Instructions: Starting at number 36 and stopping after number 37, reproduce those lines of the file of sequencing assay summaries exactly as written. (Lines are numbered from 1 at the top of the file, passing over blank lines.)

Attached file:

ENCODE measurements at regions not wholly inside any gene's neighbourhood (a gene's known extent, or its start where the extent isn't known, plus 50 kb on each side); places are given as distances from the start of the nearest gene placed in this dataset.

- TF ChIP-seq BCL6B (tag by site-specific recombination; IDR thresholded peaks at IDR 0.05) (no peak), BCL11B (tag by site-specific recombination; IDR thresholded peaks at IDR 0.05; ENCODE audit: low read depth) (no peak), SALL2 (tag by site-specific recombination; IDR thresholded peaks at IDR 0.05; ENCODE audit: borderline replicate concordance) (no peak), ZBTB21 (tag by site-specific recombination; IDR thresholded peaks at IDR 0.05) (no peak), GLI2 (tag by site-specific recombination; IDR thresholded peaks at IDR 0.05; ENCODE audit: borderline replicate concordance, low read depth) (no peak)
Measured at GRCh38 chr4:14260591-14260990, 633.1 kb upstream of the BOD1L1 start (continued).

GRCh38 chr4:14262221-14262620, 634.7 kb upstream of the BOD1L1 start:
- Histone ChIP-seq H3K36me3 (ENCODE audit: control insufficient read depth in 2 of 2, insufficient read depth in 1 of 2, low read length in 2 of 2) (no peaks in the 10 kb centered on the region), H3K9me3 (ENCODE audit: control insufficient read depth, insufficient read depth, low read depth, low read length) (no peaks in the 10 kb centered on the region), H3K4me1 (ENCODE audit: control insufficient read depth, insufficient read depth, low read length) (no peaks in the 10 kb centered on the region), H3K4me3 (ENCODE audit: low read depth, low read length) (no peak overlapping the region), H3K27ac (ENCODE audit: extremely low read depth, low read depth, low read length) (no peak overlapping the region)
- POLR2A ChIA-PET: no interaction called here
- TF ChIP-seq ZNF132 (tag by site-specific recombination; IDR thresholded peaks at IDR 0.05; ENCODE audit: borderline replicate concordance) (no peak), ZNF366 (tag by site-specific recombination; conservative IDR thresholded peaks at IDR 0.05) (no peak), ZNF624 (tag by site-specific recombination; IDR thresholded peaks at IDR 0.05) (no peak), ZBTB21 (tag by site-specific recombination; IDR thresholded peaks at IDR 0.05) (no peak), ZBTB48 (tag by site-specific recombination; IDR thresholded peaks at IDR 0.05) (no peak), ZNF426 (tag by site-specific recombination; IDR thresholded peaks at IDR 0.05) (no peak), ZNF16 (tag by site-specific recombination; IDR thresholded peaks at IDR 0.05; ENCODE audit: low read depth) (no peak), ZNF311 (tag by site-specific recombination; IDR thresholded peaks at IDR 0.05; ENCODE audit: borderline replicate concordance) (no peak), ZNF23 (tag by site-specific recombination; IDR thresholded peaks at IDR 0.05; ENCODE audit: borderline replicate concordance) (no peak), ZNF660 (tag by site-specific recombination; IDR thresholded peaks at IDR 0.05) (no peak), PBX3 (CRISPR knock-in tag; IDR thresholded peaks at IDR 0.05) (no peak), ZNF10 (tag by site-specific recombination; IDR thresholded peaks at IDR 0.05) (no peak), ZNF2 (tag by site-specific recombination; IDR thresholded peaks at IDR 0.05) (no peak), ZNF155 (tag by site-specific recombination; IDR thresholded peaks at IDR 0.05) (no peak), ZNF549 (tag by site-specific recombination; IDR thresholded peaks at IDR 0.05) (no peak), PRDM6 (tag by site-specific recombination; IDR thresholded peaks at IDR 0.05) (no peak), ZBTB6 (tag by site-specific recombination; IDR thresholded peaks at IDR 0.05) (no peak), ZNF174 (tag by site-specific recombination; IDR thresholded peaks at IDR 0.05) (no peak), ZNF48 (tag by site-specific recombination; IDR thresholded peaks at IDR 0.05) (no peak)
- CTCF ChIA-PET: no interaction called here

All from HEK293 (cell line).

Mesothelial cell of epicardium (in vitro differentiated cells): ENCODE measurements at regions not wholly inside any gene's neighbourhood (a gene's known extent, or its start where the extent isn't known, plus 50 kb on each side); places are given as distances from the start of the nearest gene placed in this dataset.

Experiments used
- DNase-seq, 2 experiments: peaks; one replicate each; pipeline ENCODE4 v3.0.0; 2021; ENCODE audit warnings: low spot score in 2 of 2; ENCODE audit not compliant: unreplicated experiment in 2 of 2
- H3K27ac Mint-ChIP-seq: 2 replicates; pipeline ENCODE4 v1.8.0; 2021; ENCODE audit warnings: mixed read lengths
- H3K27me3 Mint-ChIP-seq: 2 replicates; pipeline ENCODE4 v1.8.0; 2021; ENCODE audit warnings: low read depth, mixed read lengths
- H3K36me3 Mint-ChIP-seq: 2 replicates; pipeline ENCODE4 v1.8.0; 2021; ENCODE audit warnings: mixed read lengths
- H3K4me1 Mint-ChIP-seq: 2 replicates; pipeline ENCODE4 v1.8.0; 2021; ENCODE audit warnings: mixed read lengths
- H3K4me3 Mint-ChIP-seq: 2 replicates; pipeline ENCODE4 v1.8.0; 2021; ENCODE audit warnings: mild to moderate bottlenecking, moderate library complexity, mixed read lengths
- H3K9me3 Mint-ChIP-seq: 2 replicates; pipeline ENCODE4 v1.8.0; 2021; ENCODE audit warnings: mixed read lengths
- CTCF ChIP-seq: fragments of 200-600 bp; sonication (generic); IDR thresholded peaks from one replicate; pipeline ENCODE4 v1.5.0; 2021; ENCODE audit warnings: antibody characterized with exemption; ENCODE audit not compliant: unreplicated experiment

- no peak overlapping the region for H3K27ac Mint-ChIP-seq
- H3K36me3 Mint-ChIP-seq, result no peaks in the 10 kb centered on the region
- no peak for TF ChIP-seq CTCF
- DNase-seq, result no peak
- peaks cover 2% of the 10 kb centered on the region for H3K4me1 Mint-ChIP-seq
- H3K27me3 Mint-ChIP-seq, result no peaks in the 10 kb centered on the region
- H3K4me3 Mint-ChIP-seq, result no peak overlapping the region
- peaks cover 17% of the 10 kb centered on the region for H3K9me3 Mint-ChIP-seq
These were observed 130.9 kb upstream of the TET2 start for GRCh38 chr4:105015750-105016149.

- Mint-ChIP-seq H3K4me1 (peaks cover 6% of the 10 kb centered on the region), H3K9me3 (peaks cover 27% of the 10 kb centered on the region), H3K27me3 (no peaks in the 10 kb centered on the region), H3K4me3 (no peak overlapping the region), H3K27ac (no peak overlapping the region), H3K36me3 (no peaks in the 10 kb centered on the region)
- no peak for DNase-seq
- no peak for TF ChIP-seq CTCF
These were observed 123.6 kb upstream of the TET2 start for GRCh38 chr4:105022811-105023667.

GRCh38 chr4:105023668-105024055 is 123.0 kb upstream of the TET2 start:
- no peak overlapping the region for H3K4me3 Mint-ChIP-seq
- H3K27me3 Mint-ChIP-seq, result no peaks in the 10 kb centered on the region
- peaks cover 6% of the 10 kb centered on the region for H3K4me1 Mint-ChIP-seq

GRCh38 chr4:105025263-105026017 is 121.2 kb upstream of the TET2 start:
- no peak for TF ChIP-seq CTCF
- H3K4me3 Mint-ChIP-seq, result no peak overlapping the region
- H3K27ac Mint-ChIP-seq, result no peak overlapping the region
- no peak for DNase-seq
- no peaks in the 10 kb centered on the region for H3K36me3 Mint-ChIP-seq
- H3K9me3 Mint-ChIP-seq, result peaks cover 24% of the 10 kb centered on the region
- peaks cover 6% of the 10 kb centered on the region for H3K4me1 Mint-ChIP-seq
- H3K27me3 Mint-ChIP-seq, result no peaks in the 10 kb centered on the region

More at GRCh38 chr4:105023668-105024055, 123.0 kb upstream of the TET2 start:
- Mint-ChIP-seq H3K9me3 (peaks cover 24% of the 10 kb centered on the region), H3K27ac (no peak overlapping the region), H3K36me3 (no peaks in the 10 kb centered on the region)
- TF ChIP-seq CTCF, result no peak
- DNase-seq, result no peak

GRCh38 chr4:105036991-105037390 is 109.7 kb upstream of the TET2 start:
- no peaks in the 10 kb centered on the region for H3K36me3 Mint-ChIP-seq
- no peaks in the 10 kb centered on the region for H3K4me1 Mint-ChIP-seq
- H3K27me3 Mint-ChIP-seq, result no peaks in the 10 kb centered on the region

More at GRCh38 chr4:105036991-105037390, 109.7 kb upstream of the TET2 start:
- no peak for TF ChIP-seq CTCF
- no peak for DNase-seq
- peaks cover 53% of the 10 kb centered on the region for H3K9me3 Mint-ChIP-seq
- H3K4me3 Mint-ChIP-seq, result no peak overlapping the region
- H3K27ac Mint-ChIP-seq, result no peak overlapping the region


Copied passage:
- peaks cover 6% of the 10 kb centered on the region for H3K4me1 Mint-ChIP-seq

GRCh38 chr4:105025263-105026017 is 121.2 kb upstream of the TET2 start: